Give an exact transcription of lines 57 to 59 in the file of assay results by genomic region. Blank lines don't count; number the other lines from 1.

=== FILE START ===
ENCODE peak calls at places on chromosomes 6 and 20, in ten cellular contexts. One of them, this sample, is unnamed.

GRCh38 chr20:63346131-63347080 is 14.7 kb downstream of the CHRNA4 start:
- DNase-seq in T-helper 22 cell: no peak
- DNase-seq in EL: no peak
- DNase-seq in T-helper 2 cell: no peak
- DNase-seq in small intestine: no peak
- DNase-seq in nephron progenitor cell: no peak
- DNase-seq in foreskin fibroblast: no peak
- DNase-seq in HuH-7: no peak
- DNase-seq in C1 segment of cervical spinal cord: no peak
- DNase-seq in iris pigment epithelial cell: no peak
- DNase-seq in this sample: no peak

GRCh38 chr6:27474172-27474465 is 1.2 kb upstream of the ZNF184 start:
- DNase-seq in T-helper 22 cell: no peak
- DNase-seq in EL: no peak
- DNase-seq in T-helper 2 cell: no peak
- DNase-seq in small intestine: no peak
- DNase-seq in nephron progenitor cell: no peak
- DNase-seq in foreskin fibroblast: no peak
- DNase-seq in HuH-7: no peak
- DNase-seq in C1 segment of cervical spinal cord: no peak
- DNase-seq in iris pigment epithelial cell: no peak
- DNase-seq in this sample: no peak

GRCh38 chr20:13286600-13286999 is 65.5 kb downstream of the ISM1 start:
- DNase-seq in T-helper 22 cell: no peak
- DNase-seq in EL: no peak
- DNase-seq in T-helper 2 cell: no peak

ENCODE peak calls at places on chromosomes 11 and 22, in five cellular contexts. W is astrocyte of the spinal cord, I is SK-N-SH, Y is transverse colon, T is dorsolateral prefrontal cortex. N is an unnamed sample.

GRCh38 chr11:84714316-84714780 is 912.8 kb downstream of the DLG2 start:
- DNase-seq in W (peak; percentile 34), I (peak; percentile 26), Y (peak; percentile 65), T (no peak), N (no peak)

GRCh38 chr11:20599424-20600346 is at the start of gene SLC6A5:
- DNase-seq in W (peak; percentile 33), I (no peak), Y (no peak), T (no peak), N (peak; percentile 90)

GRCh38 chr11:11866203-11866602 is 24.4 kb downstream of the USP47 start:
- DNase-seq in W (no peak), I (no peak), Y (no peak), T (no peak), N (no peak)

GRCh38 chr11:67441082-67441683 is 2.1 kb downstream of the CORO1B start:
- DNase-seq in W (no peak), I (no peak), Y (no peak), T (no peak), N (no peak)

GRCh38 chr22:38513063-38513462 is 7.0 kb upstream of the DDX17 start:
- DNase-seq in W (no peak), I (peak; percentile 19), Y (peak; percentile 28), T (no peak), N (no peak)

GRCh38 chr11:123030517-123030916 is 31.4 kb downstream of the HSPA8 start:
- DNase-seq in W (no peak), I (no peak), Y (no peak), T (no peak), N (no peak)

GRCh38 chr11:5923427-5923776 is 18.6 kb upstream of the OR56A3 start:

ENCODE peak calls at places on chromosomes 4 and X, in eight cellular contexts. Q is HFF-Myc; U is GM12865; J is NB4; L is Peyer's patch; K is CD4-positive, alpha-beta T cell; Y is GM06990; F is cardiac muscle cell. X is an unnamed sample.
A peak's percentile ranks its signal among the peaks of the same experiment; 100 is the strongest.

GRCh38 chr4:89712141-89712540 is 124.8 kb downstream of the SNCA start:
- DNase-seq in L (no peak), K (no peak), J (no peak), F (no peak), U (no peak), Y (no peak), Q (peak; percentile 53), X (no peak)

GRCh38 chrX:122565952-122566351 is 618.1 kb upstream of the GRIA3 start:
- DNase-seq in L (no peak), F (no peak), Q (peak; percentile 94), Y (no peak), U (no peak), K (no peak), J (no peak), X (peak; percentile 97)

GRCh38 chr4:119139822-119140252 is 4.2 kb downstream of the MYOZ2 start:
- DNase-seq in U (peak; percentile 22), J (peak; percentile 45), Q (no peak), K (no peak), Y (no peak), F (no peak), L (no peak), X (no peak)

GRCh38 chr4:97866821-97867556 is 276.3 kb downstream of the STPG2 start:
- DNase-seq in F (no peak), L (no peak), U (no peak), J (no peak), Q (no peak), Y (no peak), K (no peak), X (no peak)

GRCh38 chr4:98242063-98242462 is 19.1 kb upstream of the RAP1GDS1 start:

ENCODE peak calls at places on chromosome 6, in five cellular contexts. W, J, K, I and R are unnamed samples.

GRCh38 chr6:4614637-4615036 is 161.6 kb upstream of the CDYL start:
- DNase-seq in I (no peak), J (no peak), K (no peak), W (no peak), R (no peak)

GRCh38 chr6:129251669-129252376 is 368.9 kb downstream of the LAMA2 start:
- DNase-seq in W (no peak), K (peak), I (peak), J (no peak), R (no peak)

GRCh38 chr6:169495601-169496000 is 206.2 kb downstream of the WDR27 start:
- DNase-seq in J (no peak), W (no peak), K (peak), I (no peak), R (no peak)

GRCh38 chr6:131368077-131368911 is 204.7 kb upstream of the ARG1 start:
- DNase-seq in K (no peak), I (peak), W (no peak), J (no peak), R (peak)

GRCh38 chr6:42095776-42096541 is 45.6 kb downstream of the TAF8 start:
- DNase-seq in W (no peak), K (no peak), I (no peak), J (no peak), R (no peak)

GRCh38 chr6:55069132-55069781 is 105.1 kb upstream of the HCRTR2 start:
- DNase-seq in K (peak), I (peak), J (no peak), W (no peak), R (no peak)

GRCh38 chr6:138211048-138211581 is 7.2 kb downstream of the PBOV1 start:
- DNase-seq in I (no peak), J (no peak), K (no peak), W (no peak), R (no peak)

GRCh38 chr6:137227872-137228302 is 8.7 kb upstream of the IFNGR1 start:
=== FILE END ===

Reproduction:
- DNase-seq in W (no peak), K (peak), I (peak), J (no peak), R (no peak)

GRCh38 chr6:169495601-169496000 is 206.2 kb downstream of the WDR27 start:
- DNase-seq in J (no peak), W (no peak), K (peak), I (no peak), R (no peak)